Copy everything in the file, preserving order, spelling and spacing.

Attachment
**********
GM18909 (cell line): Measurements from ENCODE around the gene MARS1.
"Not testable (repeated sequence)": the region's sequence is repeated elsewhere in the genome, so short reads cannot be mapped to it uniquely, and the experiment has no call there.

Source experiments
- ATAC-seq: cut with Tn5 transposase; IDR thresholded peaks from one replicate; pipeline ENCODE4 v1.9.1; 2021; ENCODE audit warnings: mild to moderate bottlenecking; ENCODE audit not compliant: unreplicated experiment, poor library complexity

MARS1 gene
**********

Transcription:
GM18909 (cell line): Measurements from ENCODE around the gene MARS1.
"Not testable (repeated sequence)": the region's sequence is repeated elsewhere in the genome, so short reads cannot be mapped to it uniquely, and the experiment has no call there.

Source experiments
- ATAC-seq: cut with Tn5 transposase; IDR thresholded peaks from one replicate; pipeline ENCODE4 v1.9.1; 2021; ENCODE audit warnings: mild to moderate bottlenecking; ENCODE audit not compliant: unreplicated experiment, poor library complexity

MARS1 gene